By Vincent Paul Calabrese
The Jewish festival of Hanukkah commemorates a historical moment when some refused to accept the world as it was. Rather than treating the might of the Seleucid Empire as unmovable, and the process of Hellenization at work within the Jewish nation as inevitable, the Maccabees were willing to refuse, and in their refusal showed the world the miraculous truth that sometimes, as the words of the Hanukkah liturgy say, those who seem weak can triumph over the strong. But the ambivalence with which Jewish tradition views the Maccabees is a testament to the fact that all too soon these insurgents accommodated themselves to the world they had sought to change, becoming themselves instruments of Hellenization and eventually facilitating the end of Judean independence when they called in the forces of Roman Republic to settle their internecine feuds. But though the redemption commemorated by Hanukkah was only temporary, and even while it lasted was very incomplete, the dream of a radical and total transformation of the world in which we live has never ceased to haunt Jewish spirituality.
One vision of redemption that speaks well to the plight of our modern world is found in the reflections on Hanukkah offered by Rabbi Nahman of Breslov, a Hasidic master of the late 18th and early 19th centuries. Nahman’s vision comes in the form of a comment of the requirement, found in the Babylonian Talmud (Shabbat 21b), that the Hanukkah lamp burn “from the time of sunset until traffic has ceased in the marketplace.” The simple sense of this requirement is that because the purpose of the lamp is to publicize the miracle of Hanukkah, it should be lit from the time it begins to get dark until most people have returned home, so that it will be seen by as many people as possible. But in his homelitic work Likutei Moharan (Part 1, Section 14), Nahman interprets the burning of the light as the long process by which the world is redeemed -- a state he refers to as “total peace.” Why, then, should it burn “until traffic has ceased in the marketplace”? Because, Nahman writes, the marketplace is fundamentally a place of “gossip and slander, [of] ... strife and friction between friends and between husband and wife,” whose very existence in the world is itself a sign that toal peace has not been achieved. The ethics of the marketplace, according to Nahman, are inescapably adversarial. It is impossible, he writes, “for the will of the seller and the buyer to be the same; this one wants to sell while the other one wants to buy. If their wants were the same, it would be impossible to transact any business. We see, therefore, that all business activity and trade come only through the concept of strife, when there is no peace between the wills. But in the Future, when there will be the wondrous peace in the world...then all business activity will be eliminated.”*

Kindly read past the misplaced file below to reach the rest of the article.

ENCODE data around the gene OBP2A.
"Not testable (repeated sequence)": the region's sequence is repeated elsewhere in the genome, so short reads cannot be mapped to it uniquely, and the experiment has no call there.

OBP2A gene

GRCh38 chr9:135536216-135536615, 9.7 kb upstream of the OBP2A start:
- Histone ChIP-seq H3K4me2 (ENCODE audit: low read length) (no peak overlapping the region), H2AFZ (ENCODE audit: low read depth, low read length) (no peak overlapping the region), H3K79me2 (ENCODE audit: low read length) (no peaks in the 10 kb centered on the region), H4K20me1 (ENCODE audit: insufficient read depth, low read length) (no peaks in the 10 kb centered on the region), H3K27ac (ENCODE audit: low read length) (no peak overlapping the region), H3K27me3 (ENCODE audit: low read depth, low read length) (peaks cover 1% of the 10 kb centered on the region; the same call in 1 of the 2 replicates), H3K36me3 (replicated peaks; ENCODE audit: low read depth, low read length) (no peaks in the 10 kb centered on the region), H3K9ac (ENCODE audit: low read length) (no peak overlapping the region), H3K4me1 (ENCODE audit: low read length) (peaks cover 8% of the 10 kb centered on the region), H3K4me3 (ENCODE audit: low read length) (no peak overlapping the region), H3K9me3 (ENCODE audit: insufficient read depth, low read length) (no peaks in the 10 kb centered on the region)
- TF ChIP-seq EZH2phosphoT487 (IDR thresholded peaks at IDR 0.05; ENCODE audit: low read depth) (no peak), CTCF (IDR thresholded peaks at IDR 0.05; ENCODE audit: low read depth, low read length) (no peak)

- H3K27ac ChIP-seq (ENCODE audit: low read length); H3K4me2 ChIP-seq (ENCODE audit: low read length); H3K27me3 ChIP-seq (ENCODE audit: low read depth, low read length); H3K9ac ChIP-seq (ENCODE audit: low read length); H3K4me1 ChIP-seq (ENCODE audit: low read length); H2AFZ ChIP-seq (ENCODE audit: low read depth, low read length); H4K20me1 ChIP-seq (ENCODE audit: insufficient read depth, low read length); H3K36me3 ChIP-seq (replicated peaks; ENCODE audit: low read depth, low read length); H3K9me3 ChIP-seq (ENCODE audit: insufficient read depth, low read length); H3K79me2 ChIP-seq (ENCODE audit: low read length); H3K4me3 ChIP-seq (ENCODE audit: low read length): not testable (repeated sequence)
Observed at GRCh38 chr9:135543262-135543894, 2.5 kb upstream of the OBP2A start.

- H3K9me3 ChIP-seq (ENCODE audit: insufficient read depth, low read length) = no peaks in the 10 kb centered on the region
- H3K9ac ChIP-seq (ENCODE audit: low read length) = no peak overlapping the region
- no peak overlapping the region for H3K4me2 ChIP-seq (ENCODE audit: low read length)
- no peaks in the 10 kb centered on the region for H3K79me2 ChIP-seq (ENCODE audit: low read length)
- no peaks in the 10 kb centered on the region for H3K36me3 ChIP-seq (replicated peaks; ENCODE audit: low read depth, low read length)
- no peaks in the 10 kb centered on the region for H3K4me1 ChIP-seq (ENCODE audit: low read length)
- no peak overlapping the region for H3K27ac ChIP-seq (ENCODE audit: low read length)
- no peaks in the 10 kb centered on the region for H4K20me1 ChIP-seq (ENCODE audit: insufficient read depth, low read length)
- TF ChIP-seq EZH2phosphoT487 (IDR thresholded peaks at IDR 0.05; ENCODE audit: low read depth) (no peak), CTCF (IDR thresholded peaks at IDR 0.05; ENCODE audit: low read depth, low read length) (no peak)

It is easy to dismiss Nahman’s apparently wholesale condemnation of the corrosive effects of the marketplace on our personalities and relationships as the utopian dreaming of a religious writer, unmoored from the realities of a world in which goods and services must be distributed, and in which we are skeptical of the ability of central planning to do so. It is helpful, then, I think, to turn to the work of the late philosopher G.A. Cohen -- writing with a clear-eyed appreciation for the limits of central planning and in full appreciation of the uses markets can have, especially as means of gathering information -- where we find something remarkably similar. He writes that while market relations are centered around a kind of reciprocity (you want to buy what I want to sell you), this reciprocity is corrosive of relationship and community rather than conducive to it. The “motives that the market brings to prominence” are greed and fear, “and that includes greed on behalf of, and fear for the safety of, one’s family. Even when one’s concerns are thus wider than those of one’s mere self, the market posture is greedy and fearful in that one’s opposite-number marketeers are predominantly seen as possible sources of enrichment, and as threats to one’s success. These are horrible ways of seeing other people, however much we have become habituated and inured to them, as a result of centuries of capitalist civilization.”** Cohen, while he has some sympathy for those who, in the light of the failures of the command economy, wish to harness the information-gathering and distributive capabilities of markets for socialist ends, worries that they can sometimes “forget that the market is intrinsically repugnant, because they are blinded by their belated discovery of the market’s instrumental value.”*** Cohen agrees with Nahman that a society founded on such a mode of relationship will remain a “system of predation” in which peace will prove elusive.
A world in which there is peace between neighbors and in which we no longer seek to live by exploiting one another can seem too often like a dream, impossibly distant from our own reality. The means by which we can achieve it are far from clear. But Nahman and Cohen both remind us that we should never give up that hope, nor should we forget or make peace with the wrongs on which our present society is founded. This dream of peace should burn steadily in our hearts, lighting our path as we walk the long road to redemption, until the last foot has left the marketplace.
*Translation by Moshe Mykoff, via Sefaria.
**G.A. Cohen, Why Not Socialism? (2009, Princeton University Press), p. 40.
***Cohen, Why Not Socialism?, p. 78.
Vincent Calabrese is a doctoral candidate in the Department for the Study of Religion at the University of Toronto. He is also studying for rabbinical ordination at the Hadar Institute.
"Light of Hanukkah" by Chenspec is licensed under CC BY-SA 3.0